The body of the story also demonstrates care in its depictions. For instance, in describing Guaidó’s motives here, the report refrains from casting him as either hero or villain. Instead, it lays out his political calculus:

Juan Guaido, the opposition leader who says he will serve as president until new elections are held, knows that if he can convince the military to open the gates then he will have been able to assert authority that has so far eluded him.

That is a responsible and useful way to present information. I realize that people with an affinity for one side or the other will dislike how the situation in Venezuela is characterized by the media. This story, though, holds up to scrutiny. There are references to the perspectives of each side, as well as a reference to the U.S. sanctions which Maduro says have been so punishing. It’s clear what elements are based on observations by the CBC journalists themselves (such as the composition of the CLAP food bag distributed by the Maduro government). It’s also clear that some statements are attributed to people (such as anti-Maduro activist María Corina Machado). Even though more space is given to people critical of the government, I am not persuaded that the story is unfair to anyone in the conflict.

The two references that concerned you most, of course, were the ones suggesting that Maduro would not accept aid.

In my view, that was a perfectly reasonable notion to include, considering that very week President Maduro had publicly rejected letting the food aid into the country, saying Venezuela would not be a “beggar”. I don’t know how else one would interpret his statements, which were quite categorical, and went beyond simply accusing the U.S. of having malicious intent. The sub-headline was accurate when it said “Maduro says aid not needed”, and the body of the article was accurate when it said Maduro “has been firm that this country does not need handouts from abroad.”

Nonetheless, I see your point that it would be possible for people to confuse “food aid” and “medical aid”, so I am glad to see that the CBC took your concern to heart by adding in the additional context to make clearer how complicated the question of external aid has been.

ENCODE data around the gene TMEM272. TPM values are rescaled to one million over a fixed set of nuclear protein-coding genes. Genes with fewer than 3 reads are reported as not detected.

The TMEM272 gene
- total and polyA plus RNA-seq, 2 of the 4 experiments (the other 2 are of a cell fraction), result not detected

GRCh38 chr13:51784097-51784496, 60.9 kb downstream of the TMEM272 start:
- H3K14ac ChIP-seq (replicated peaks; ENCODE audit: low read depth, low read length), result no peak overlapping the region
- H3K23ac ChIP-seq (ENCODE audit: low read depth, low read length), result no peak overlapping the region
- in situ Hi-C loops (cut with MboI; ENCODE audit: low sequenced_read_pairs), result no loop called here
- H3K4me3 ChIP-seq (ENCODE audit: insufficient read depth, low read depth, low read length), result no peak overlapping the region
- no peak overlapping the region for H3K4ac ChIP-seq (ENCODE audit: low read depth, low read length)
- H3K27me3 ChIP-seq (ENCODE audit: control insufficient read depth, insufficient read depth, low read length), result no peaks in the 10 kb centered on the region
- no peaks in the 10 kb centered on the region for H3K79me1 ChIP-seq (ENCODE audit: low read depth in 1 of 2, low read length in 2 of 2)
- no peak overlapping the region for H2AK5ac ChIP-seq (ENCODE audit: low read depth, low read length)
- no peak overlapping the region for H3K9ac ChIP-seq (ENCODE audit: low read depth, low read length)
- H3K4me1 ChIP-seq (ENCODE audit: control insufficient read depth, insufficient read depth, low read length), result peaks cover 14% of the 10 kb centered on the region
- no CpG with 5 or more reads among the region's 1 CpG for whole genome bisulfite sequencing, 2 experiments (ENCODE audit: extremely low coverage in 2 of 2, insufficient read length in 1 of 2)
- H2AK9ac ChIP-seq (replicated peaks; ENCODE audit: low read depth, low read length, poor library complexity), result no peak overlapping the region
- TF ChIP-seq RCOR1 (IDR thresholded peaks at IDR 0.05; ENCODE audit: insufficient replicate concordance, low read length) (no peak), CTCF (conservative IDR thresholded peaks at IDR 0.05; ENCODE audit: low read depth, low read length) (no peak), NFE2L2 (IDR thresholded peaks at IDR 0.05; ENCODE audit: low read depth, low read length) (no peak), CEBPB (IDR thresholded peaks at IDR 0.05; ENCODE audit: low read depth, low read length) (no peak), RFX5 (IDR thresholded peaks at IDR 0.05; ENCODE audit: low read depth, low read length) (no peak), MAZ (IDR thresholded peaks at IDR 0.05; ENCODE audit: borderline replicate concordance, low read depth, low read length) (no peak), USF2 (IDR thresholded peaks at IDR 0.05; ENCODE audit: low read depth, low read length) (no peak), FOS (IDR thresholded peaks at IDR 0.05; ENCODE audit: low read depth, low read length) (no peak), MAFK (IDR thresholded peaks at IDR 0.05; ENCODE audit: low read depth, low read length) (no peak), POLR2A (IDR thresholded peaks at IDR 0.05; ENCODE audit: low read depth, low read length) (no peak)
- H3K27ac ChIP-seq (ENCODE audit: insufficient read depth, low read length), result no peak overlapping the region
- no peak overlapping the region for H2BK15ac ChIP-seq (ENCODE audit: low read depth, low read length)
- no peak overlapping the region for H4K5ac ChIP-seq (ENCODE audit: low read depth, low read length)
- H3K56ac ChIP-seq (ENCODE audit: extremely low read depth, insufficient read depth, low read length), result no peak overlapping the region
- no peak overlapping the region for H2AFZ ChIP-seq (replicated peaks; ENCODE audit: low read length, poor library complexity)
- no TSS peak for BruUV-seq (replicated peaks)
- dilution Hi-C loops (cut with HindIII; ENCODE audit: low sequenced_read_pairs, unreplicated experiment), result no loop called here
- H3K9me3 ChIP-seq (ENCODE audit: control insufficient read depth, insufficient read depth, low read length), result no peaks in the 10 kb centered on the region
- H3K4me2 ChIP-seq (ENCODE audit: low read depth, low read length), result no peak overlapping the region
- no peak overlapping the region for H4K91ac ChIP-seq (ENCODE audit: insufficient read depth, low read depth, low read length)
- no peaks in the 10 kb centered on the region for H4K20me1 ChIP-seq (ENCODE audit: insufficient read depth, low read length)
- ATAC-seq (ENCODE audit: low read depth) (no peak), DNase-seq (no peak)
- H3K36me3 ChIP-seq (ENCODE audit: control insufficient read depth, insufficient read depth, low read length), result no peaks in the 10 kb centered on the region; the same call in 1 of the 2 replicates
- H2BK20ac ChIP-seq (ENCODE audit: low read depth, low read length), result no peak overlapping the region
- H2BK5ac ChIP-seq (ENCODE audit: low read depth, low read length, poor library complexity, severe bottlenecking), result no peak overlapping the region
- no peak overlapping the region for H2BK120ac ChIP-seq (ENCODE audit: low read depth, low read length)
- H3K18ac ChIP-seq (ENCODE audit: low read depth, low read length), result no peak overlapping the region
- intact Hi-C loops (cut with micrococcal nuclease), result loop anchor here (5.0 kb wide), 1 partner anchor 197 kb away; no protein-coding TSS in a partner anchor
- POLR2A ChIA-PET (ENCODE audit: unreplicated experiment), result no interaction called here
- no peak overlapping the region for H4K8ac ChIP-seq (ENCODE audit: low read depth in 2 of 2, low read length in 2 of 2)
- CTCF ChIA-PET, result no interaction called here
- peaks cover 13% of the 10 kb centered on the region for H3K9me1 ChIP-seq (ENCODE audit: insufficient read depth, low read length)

You argued that was insufficient, that the story was still wrong, and pointed to the articles you had read containing statements by the Red Cross and the United Nations which were critical of the Americans.

When I looked at those statements, I still didn’t see evidence that the CBC story in question was incorrect.

For instance, the United Nations statement came from a February 6th official briefing from the Office of the Spokesperson for the Secretary-General. You can find the transcript here, and find this exchange:

Question: Steph, on Venezuela, the opposition has been saying that the army is blocking shipments of aid in the border. Does the UN have any first‑hand information from the agencies that are there?

Spokesman: No, I… no first‑hand information that I'm aware of, but I think it's good to restate a couple of basic principles. First, when, in any country, there is a serious gap in terms of nutrition or basic health care, including vaccinations, that is indeed a serious humanitarian issue. For the United Nations, humanitarian assistance should be needs‑based and carried out in accordance with the principles of humanity, neutrality, impartiality and independence. Humanitarian action needs to be independent of political, military or other objectives. When we see the present standoff, it becomes even more clear that serious political negotiations between the parties are necessary to find a solution leading to lasting peace for the people of Venezuela. Yeah?

Question: Just to follow up, would you appeal the Government to allow the entry of this aid?

Spokesman: Look, I think what is important is that humanitarian aid be depoliticised and that the needs of the people are really… should lead in terms of when and how humanitarian aid is used.

I find it very difficult to read this as a clear criticism of either side. Rather, it appears to be the UN adopting very carefully-nuanced and diplomatic language that seems intended to NOT take sides.

The Red Cross, meanwhile, had refused to participate in the UN-sponsored shipment. The most critical statement I read was when one of its officials said, “We will not be participating in what is, for us, not humanitarian aid” - though I note this remark was made after the CBC article was published, so I can’t find fault with the CBC for not including it. Other Red Cross statements I read were more cautious in tone, along the lines of the UN official’s remarks.

Now, I’m not saying that my interpretation is right and yours is wrong. However, I am saying that the choices made by CBC’s journalists in this instance were reasonable, and within policy. A reader of this story learned that there was a political struggle over food, that both sides were using it as a rallying point, and that it was unclear how it will be resolved. Seven weeks later, not much has changed.


Jack Nagler
CBC Ombudsperson